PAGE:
The time is ripe to forge a new coalition of labor unions and housing justice activists at the national, state, and local levels, as has been done in Los Angeles to pass Measure ULA.
Over the past century, federal investment in affordable housing was strongest when progressive housing activists were part of a broad movement for social reform that linked housing to other issues. In particular, they joined forces with the labor movement. Their bold demands were matched by political skills. Not only did they think big, they also organized well. They built movements and coalitions. In particular, “housers” hitched their ideas to the one vehicle that could effectively mobilize the political power needed to enact progressive housing legislation: organized labor.
Starting in the early 1900s, unions sponsored the first social housing projects, in New York, Philadelphia, and other cities. This was a bold effort to provide alternatives to the slum housing available to most working families at the time. They also fostered educational and political opportunities for union members, to create a sense of solidarity and community.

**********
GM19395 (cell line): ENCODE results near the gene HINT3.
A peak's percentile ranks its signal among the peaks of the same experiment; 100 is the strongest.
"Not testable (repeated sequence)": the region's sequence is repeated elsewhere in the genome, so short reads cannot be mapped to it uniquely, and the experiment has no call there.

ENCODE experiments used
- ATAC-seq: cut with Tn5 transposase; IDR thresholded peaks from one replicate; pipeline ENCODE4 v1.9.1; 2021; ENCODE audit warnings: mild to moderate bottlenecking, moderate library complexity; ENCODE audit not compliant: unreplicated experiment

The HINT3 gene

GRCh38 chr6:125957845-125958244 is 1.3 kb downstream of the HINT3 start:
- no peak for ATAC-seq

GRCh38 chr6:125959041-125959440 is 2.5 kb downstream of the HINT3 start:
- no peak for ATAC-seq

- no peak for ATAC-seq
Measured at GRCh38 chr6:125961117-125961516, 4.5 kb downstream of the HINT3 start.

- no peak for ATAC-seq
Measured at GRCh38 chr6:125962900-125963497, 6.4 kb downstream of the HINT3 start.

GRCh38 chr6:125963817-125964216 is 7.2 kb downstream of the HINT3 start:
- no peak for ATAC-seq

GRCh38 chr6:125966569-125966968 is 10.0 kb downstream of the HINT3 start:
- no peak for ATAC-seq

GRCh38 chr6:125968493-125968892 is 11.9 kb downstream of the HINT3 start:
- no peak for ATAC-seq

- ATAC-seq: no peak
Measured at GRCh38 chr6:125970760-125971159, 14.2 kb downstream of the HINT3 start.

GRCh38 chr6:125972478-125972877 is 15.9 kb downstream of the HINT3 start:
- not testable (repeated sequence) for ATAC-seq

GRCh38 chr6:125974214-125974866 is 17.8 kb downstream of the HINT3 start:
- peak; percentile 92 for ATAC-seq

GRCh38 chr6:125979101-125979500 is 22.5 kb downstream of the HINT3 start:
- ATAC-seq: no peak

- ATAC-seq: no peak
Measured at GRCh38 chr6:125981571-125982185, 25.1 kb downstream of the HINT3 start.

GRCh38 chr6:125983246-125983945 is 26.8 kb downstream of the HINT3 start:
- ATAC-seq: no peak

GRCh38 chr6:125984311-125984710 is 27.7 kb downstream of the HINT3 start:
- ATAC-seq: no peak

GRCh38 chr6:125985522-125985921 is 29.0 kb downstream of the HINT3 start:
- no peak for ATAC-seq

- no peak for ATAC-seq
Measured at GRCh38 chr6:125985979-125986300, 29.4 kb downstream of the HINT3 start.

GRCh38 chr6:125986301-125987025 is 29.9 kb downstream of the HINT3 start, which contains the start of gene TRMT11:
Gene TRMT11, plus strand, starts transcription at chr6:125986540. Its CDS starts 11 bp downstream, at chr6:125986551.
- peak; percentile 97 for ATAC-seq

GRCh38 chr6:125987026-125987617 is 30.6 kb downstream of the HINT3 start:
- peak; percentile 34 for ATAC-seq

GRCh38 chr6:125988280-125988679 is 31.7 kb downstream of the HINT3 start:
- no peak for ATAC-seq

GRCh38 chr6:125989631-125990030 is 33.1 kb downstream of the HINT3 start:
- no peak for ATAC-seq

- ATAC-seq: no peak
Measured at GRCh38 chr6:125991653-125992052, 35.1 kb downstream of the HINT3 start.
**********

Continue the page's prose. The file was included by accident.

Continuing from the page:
During the Depression, the labor movement played a key role in pushing the New Deal to invest in housing in order to create jobs and improve workers’ living conditions. In 1934, the AFL created the Labor Housing Conference, a lobbying group to push for government-sponsored and union-sponsored social housing. They hired Catherine Bauer as the executive director. That year she wrote a book, “Modern Housing,” that described the social housing achievements she’d seen in her visits to Europe and the union-sponsored housing she’d seen in the United States.
Bauer and the Labor Housing Conference became the leading advocates for well-designed, mixed-income, noncommercial, government-subsidized housing projects, sponsored by unions, other nonprofit organizations, and government agencies. The first wave of public housing projects was modeled on the unions’ own social housing successes.